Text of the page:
By Arja Oomkens -
“Before I was afraid to die, now I am afraid to go crazy.”
During the Basic Rights Festival for undocumented refugees and other migrants I hosted a workshop about the right to education. Many people who fled their country of origin and did not (yet) receive a residence permit, joined in with expectations of learning more about their rights. Because in practice the right to education is difficult to access, we focused instead on their obstacles and possibilities in the Netherlands. One young woman, I will call her Igna, who has been here for more than 6 years, summed up the feeling of many people around the table: “We have been here for years, feeling frustrated because we can do nothing with our talents, so we stay in bed, anxious for what the future holds for us.”
In the Netherlands, tens of thousands undocumented refugees and other migrants are currently stuck in similar situations as Igna, without a clear future perspective. Among them are people whose residence permit has expired, refused asylum-seekers, victims of human trafficking who are afraid to press charges, or stateless people who cannot return to their country of origin. They have either lost or have not received a residence permit. Theoretically speaking, these people have three options: obtain a residence permit; return to the country of origin; or migrate to another country. In practice, though, many people remain undocumented, and, unable to work or study, become increasingly frustrated, anxious, and stuck.
This stuckness, as Igna lamented, often increases the occurrence of stress, anxiety, and depression, which is complicated by the often already traumatic pasts many undocumented people face. In an interview, the Dutch psychiatrist Rembrant Aarts, who works with undocumented people, points out that:
“Psychiatric complications impede on the ability of people to make clear choices about the future, such as a decision to start a new asylum procedure, to return to the country of origin or to migrate to another country.”
Another study by Faiza Siddiqui, Ulf Lindblad and Louise Bennet indicates that these symptoms actively rise among refugees and migrants due to economic insecurity and physical inactivity. This study is relevant for the Netherlands, because a specific Dutch law (the 1998 Koppelingswet) inhibits undocumented people from doing any kind of (volunteer-) work, and restricts access to education for anyone over eighteen. With this law, the government tried to discourage undocumented people from staying illegally in the Netherlands. In practice, the effect is contradictory to the purposes of the government, since most undocumented people remain stuck precisely because they cannot do anything, instead of leaving because they cannot do anything. Due to insecurity and inactivity, they face increased anxiety and stress, which obstruct the ability to think constructively about their future options, prompting many to ‘stay in bed’ as Igna put it.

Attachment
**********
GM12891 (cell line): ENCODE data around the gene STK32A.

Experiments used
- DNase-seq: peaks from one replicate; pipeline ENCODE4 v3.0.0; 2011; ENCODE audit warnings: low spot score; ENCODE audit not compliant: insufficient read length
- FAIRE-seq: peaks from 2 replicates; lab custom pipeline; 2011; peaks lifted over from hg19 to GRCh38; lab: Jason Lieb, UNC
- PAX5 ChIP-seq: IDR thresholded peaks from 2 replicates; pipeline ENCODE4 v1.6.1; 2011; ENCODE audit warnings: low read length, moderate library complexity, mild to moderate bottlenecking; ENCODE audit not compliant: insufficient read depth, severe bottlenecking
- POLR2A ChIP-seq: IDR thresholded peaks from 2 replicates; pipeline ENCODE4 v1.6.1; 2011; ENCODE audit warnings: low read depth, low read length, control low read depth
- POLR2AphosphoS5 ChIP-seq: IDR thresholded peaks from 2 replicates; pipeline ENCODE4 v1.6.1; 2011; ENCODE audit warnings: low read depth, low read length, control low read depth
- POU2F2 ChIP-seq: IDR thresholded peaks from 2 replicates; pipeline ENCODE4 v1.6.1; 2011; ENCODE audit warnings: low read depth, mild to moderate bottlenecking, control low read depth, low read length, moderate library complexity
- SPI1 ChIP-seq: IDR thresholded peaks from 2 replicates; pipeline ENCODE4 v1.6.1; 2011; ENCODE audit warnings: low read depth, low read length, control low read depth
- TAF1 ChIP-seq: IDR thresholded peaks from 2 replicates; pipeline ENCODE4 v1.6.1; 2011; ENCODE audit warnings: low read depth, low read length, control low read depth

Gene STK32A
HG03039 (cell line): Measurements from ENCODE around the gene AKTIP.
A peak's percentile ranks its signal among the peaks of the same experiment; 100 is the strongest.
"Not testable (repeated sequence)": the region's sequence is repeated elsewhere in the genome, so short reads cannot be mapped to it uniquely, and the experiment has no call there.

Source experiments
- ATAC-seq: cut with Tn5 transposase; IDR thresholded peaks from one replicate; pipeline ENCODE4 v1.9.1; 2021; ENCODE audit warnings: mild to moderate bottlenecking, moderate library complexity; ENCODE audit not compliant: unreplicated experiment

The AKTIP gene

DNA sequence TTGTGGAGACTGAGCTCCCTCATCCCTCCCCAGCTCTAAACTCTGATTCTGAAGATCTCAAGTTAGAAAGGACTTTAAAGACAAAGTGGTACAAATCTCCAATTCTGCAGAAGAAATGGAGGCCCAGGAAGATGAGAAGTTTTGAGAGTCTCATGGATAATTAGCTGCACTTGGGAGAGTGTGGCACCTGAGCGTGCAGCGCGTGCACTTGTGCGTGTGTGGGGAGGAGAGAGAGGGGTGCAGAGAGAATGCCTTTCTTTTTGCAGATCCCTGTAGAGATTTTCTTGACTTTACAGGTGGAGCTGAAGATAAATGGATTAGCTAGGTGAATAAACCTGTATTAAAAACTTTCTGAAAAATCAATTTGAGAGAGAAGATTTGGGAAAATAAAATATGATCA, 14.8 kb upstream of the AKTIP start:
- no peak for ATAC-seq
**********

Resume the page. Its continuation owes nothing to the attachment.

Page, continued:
Recently, research by Amnesty International and Stichting LOS (May 2017) into the lives of undocumented people in the Netherlands sought to address the socio-psychological issues around the lack of security and activity. Sabine Koppes points out that the specific conditions in The Netherlands, in the form of having nowhere to go and having nothing to do, leads to many different forms of stress and mental health problems. Koppes interviewed 84 refugees and migrants about their experience of being undocumented in the Netherlands. The quoted reactions by the interviewees form vivid examples of the hardship of undocumented existence:
“Boredom, having no idea about future living conditions, makes you crazy.”
The human dignity and future perspective of undocumented people in the Netherlands is closely linked to the trauma, stress, and anxiety they experience. Mental health issues that arise because of inactivity cannot be left unaddressed. Providing basic shelter simply is not enough, if the pressing issue of mental health because of inactivity looms ever larger.
ASKV/Refugee support focuses on activation through education (based on personal talents) and entrepreneurial skill-development for undocumented people. There are a variety of courses to follow, such as furniture building, web-design, and hairdressing. As a project coordinator, I have experienced several attitudinal and behavioral changes among participants. For example, one student found renewed energy to start a new legal procedure for a residence permit, and another felt renewed self-confidence to start his own barber shop in his country of origin. If a lack of access to security and physical activities leads to anxiety, depression, and a general inability to think about the future, activation through education and entrepreneurial skill-development can increase the ability to consider the future and to get a grip on daily life.
It is clear that the official prohibition on work and education for people over eighteen does not support return, but creates a situation in which undocumented people become stuck – exhausted by the idea that the future is unsafe and insecure. To protect human dignity, and to truly provide perspective for those who are stuck, like Igna and so many others in the Netherlands, their ability to actively think for themselves about their own future must be the leading principle.